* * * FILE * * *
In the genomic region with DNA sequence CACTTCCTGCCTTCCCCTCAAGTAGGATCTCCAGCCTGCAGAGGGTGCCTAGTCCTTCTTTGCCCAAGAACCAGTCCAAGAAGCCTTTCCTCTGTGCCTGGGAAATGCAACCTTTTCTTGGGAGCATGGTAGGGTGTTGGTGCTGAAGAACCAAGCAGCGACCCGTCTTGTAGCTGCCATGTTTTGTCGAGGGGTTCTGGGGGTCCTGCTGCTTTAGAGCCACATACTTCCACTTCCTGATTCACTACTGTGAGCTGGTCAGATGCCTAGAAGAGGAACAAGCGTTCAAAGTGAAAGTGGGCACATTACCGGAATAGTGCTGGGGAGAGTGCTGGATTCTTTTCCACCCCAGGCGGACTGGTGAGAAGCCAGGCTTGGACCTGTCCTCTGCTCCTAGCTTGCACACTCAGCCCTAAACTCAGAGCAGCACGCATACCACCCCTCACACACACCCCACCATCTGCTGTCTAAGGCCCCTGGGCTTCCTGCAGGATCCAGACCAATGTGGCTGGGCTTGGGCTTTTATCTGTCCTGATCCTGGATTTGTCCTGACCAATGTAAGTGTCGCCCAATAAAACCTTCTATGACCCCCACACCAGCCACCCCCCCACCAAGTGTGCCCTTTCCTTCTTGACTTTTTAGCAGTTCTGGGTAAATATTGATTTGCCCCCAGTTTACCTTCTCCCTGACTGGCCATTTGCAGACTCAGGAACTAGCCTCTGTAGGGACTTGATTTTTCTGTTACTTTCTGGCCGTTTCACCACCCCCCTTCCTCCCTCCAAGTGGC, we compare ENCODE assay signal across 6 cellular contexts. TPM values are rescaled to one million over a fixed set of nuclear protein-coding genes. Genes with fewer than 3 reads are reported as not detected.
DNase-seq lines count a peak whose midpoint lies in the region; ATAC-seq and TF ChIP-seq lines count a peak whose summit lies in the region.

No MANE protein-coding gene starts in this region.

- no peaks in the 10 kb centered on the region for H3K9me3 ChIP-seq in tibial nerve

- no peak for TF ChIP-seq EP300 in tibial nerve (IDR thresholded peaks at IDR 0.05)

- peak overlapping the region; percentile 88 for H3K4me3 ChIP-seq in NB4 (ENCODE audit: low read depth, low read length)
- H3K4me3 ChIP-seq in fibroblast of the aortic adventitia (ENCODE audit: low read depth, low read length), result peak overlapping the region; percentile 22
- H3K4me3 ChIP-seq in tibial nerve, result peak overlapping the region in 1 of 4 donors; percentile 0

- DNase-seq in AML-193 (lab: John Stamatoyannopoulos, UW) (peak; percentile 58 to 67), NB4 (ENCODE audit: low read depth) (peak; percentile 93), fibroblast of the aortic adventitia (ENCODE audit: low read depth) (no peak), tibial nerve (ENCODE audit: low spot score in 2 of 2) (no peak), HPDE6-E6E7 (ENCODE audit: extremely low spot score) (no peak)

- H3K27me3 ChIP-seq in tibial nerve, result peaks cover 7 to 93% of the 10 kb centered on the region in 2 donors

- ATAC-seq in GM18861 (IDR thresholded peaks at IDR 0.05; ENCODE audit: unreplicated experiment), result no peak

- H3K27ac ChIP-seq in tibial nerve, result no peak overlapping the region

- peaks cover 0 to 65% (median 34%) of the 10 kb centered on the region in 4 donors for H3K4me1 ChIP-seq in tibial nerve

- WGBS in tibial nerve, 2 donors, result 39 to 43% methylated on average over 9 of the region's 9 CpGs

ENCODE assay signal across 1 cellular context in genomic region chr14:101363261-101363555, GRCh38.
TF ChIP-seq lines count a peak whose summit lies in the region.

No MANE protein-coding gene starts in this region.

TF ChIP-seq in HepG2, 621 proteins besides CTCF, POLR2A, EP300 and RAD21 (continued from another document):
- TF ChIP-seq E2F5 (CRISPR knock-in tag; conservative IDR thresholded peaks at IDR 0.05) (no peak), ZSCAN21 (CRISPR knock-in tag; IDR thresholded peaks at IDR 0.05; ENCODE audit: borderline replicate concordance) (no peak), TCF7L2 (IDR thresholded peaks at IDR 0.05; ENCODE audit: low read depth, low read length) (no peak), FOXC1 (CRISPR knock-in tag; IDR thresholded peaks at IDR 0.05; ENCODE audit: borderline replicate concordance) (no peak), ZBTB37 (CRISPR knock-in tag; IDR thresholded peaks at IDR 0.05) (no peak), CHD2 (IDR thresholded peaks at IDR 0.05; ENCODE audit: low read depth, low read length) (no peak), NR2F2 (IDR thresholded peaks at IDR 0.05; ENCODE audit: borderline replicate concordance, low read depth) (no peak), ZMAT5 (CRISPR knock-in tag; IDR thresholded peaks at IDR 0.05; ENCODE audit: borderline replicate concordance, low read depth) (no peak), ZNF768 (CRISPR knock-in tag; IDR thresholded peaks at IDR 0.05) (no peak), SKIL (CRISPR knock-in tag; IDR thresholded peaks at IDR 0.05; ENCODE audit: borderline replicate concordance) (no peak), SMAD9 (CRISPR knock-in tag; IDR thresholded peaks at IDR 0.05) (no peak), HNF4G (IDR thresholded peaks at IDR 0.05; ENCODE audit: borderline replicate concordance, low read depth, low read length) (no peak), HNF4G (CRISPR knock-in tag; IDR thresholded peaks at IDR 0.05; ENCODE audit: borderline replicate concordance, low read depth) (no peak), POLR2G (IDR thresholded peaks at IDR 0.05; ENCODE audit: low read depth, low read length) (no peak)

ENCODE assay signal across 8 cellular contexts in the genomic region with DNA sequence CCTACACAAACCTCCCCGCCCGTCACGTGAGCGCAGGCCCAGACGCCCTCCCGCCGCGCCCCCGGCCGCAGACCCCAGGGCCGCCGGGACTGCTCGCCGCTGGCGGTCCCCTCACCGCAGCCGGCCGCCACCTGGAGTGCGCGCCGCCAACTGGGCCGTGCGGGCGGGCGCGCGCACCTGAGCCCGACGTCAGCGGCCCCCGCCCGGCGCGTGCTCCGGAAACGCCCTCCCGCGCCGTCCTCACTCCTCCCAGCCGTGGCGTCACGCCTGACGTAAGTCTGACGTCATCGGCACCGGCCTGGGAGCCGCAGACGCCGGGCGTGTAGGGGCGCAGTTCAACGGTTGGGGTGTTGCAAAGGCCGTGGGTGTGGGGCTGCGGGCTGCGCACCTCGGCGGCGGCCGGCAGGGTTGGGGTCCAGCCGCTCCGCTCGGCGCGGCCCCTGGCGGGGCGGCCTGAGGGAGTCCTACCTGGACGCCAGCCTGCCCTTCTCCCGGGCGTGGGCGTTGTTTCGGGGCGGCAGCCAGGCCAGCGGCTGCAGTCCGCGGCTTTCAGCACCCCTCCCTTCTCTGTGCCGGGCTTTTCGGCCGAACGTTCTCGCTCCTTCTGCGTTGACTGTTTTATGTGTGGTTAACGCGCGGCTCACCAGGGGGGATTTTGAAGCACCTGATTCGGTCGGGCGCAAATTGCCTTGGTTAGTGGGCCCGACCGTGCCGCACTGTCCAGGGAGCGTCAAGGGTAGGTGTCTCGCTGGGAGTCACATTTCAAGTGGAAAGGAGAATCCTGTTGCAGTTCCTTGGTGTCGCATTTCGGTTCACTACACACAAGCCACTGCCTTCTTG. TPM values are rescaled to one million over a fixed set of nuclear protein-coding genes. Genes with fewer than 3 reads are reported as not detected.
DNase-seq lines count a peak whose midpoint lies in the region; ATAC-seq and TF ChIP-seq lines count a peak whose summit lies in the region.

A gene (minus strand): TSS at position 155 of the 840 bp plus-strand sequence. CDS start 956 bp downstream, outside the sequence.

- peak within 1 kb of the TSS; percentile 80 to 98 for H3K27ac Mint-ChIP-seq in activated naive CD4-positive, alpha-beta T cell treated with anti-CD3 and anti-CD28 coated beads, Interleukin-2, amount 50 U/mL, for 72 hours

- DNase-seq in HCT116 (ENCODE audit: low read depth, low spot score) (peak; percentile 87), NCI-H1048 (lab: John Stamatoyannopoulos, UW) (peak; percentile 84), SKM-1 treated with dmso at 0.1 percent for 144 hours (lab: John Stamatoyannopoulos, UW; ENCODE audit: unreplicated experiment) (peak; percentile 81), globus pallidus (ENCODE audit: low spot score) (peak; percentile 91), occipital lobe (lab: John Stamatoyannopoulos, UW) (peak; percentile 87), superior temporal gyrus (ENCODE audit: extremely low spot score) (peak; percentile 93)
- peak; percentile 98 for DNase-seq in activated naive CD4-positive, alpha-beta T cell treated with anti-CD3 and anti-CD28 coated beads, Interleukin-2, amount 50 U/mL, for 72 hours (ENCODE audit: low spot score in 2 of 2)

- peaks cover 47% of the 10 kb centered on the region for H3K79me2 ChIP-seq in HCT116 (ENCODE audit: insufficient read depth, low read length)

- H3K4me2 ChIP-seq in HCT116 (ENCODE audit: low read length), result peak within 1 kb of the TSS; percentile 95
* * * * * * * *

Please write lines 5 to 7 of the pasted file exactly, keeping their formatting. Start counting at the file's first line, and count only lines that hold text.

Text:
- no peak for TF ChIP-seq EP300 in tibial nerve (IDR thresholded peaks at IDR 0.05)

- peak overlapping the region; percentile 88 for H3K4me3 ChIP-seq in NB4 (ENCODE audit: low read depth, low read length)
- H3K4me3 ChIP-seq in fibroblast of the aortic adventitia (ENCODE audit: low read depth, low read length), result peak overlapping the region; percentile 22